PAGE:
Photo of MacKenzie Scott, Evan Agostini/Invision/AP
We made it to the last month of 2020. While it was often a challenging, difficult year for millions of Hoosiers and Americans, there was also an ongoing, palpable spirit of gratitude and generosity coursing through our communities that should not be overlooked.
All over the world this year, we heard stories about people helping others — whether they knew each other or not. Random acts of kindness and the “pay it forward” movement seem to have regained popularity amid a politically-charged year filled with social change and wrapped in a deadly pandemic. Helping each other through difficult times is how we will continue to move forward and thrive in the years ahead.
Goodwill of Central & Southern Indiana is no stranger to helping others. Its mission is to change lives every day by empowering people to increase their independence and reach their potential through education, health and employment. In 2020, Goodwill® continued serving central and southern Indiana communities in a multitude of ways, including employing more than 4,000 individuals in 39 counties — nearly two-thirds of whom face challenges to finding employment due to lack of education, being impacted by the criminal justice system or a disability.
“At Goodwill, we believe everybody deserves an opportunity to thrive,” said Kent A. Kramer, president and CEO of Goodwill of Central & Southern Indiana. “The sobering impact that 2020 has had on Hoosiers motivates us even more to accelerate our mission and address growing workforce needs through our proven education, health and employment programs.”
With the help of donors and shoppers in 2020, Goodwill has continued to close the skills gap and eliminate the associated challenges created by systemic inequities. The Excel Center®, Goodwill’s high school for adults, is just one example of how the organization responds to people’s most pressing needs by providing the opportunity to earn an Indiana Core 40 high school diploma, industry-recognized certifications and college credits at no cost.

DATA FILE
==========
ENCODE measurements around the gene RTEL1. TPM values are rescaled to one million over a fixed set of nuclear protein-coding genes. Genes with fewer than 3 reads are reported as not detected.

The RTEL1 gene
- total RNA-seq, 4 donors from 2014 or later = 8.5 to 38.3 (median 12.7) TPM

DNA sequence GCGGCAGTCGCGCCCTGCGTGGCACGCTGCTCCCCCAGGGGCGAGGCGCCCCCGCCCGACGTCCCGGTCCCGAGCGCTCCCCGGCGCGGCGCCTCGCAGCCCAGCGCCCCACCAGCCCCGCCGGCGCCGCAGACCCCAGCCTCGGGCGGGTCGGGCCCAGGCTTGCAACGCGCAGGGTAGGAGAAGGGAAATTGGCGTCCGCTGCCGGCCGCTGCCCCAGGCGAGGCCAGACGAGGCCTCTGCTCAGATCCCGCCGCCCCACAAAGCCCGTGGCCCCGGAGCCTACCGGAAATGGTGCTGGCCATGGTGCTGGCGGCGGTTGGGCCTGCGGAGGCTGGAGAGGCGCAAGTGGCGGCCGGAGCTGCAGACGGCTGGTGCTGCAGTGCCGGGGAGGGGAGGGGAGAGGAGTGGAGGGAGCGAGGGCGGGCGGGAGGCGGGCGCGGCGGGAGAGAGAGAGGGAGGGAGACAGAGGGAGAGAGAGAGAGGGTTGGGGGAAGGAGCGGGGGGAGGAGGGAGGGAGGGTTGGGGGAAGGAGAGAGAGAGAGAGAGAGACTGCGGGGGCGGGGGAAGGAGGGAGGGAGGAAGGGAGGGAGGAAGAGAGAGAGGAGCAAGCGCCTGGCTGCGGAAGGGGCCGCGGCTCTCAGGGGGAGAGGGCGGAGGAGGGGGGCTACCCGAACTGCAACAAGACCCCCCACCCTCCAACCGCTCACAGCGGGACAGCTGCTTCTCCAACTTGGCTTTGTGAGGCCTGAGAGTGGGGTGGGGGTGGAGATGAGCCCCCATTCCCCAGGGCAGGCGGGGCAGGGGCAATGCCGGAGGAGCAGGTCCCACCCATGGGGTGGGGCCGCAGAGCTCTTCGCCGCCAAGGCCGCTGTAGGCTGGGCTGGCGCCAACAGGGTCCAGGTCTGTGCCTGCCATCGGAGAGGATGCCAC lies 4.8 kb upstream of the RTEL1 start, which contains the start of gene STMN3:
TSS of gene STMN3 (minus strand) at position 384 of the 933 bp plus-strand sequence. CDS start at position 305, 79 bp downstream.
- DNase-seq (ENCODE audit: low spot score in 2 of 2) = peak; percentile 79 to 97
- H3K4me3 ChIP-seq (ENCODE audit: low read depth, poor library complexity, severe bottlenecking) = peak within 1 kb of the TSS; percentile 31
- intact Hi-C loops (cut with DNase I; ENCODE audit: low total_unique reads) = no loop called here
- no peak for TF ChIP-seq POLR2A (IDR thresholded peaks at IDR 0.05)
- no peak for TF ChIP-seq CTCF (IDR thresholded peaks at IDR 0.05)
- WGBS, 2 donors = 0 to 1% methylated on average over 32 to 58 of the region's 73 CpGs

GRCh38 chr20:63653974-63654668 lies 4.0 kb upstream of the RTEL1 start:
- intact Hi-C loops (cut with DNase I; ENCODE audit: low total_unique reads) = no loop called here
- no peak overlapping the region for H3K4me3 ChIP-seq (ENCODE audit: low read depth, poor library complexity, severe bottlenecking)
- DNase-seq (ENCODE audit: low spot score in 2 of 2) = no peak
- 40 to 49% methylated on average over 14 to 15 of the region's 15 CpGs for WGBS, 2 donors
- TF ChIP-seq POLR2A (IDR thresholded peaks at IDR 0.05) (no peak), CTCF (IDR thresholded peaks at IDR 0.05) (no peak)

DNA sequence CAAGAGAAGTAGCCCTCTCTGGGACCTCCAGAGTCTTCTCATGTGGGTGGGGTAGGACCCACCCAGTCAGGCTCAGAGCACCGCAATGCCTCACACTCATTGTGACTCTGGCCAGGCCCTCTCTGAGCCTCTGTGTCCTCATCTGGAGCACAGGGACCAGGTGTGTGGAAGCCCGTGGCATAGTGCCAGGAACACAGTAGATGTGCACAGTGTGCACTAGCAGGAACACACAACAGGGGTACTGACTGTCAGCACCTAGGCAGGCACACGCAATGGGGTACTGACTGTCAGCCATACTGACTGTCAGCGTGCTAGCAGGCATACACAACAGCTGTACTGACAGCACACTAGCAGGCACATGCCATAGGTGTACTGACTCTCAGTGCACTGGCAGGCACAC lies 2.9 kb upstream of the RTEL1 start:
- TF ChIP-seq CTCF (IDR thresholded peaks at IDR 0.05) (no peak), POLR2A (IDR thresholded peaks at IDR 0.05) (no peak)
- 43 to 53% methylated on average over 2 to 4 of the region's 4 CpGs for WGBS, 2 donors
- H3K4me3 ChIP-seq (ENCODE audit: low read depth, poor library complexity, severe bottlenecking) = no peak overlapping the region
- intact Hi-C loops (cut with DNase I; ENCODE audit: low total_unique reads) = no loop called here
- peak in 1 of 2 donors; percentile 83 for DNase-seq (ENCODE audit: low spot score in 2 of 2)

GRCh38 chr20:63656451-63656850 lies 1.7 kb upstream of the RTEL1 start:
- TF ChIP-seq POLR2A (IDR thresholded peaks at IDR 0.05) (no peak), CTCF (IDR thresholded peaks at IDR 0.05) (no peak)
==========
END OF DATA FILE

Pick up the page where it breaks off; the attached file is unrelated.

“Goodwill has the unique footprint, collective know-how and local relationships to bridge the opportunity gap experienced by so many individuals and families,” said Kramer. “Thanks to the generosity of Hoosiers who donate and shop at Goodwill, during this pandemic we have been able to continue helping those most vulnerable in our communities.”
This week, MacKenzie Scott announced that she invested more than $4 billion dollars into 384 nonprofits and organizations who reach similar populations to Goodwill of Central & Southern Indiana’s employees, program participants and students. Beneficiaries also included Goodwill Industries International and 46 local, nonprofit organizations across the U.S. Scott's donations come at a time when the coronavirus pandemic has left more than 10 million Americans unemployed, with job losses particularly affecting women and people of color, deepening poverty and social inequality across the country - populations that Goodwill serves.
“A rising tide will lift all boats. The donations to the Goodwill network will help community members get the skills and supports they need to find meaningful and sustainable career paths.While we were not a beneficiary, we are grateful for the recognition for the need for Goodwill skills training to equip job seekers, especially those with low educational attainment and low wage workers, so they can be marketable in today’s labor market,” said Kramer. “Stories like MacKenzie’s are inspiring, and we hope her generosity inspires others to consider making similar gestures to not only Goodwill, but also to any organization directly addressing the challenges that 2020 has brought into focus.”
Contributions from advocates, supporters and partners help to fuel our mission at Goodwill and make measurable impact in the lives of Hoosiers. To make a financial gift to Goodwill, please visit goodwillindy.org/donatenow.